Before Berra could make good on his promise, he came of age for military service. With World War II raging, Berra volunteered for the United States Navy. He served in North Africa and Europe, participating in the D-Day landing in Normandy. He continued to play baseball in the Navy after his reassignment to the United States. Not long after his discharge from the military, Berra was assigned to the Yankees' New London, Connecticut club. There, Mel Ott, General Manager of the New York Giants, offered the Yankees $50,000 for Berra's contract. Yankees' general manager Douglas McPhail immediately took a closer look at Berra and moved him to the Newark Bears of the International League in 1946. That autumn, he was promoted to the major league New York Yankees. Berra was to play with the Yankees for the next 17 seasons.

Yogi Berra Biography Photo
The Yankees made Berra a catcher, a position he had seldom played before. He found the transition to a new position difficult at first, but in time he would become the most celebrated catcher of the era. He made a more immediate impression as a hitter. In 1947, he set the first of his many World Series records, as the first pinch hitter to score a home run in World Series play. He soon became famous for swinging at seemingly impossible pitches. "If I can see it, I can hit it," he explained. Pitchers found him almost impossible to strike out. In the 1950 season, he only struck out 12 times in 597 times at bat.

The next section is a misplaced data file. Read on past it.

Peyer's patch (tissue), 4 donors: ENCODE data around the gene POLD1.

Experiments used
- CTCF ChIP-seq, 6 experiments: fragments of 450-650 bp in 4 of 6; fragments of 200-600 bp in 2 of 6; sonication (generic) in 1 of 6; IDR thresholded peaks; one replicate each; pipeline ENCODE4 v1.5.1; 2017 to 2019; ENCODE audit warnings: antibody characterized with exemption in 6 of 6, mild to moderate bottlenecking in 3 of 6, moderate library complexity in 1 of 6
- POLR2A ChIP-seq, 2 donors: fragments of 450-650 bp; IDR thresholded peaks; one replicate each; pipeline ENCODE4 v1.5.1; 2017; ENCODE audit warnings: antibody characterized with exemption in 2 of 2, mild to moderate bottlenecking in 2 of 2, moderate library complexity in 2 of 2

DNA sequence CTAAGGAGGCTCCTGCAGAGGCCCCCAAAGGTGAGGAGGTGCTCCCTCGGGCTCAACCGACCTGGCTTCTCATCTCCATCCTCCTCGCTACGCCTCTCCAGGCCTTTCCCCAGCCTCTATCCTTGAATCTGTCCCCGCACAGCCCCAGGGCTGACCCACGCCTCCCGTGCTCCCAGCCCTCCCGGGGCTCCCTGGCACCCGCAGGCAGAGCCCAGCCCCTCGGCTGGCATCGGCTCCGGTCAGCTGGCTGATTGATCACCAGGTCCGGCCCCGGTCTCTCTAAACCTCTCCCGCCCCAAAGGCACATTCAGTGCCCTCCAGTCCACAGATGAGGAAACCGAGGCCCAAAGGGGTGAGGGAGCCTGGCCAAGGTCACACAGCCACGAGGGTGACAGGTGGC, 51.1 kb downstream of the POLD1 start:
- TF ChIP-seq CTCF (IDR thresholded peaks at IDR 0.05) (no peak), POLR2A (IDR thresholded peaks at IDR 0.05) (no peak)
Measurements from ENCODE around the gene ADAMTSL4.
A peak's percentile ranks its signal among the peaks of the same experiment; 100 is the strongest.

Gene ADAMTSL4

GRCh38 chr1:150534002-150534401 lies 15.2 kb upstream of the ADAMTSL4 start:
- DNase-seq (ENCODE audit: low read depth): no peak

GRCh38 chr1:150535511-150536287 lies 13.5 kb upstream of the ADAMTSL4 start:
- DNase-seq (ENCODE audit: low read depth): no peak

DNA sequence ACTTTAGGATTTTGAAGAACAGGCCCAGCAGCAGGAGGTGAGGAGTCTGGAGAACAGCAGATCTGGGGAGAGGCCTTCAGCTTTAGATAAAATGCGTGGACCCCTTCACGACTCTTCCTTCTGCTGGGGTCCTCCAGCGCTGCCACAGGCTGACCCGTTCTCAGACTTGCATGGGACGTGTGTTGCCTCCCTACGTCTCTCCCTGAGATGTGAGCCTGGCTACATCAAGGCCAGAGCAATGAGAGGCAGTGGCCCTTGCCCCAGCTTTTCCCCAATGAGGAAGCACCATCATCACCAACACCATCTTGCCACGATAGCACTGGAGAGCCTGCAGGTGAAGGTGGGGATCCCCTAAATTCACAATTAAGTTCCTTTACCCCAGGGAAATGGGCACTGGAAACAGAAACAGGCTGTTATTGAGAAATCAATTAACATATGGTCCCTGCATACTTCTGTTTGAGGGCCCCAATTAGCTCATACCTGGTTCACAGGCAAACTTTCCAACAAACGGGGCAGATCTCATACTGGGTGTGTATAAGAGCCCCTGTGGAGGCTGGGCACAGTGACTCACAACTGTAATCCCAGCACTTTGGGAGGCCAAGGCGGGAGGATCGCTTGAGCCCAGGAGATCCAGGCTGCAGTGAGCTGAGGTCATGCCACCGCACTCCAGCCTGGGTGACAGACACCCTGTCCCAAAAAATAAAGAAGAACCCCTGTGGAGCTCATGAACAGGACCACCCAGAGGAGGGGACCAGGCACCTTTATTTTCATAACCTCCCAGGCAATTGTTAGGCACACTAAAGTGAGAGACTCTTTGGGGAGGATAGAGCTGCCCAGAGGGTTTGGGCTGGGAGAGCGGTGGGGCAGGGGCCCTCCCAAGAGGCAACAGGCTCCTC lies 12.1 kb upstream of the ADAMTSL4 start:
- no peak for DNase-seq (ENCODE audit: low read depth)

Berra's ebullient personality made him a favorite of fans and sportswriters, who delighted in his trademark aphorisms, the so-called Yogi-sms that made him the most-quoted athlete in history. "It ain't over 'til it's over," "It's déjà vu all over again," and "You can observe a lot just by watching," may sound like artless redundancies at first hearing, but they encapsulate attitudes of optimism and common sense that Americans admire in their heroes and strive for in themselves.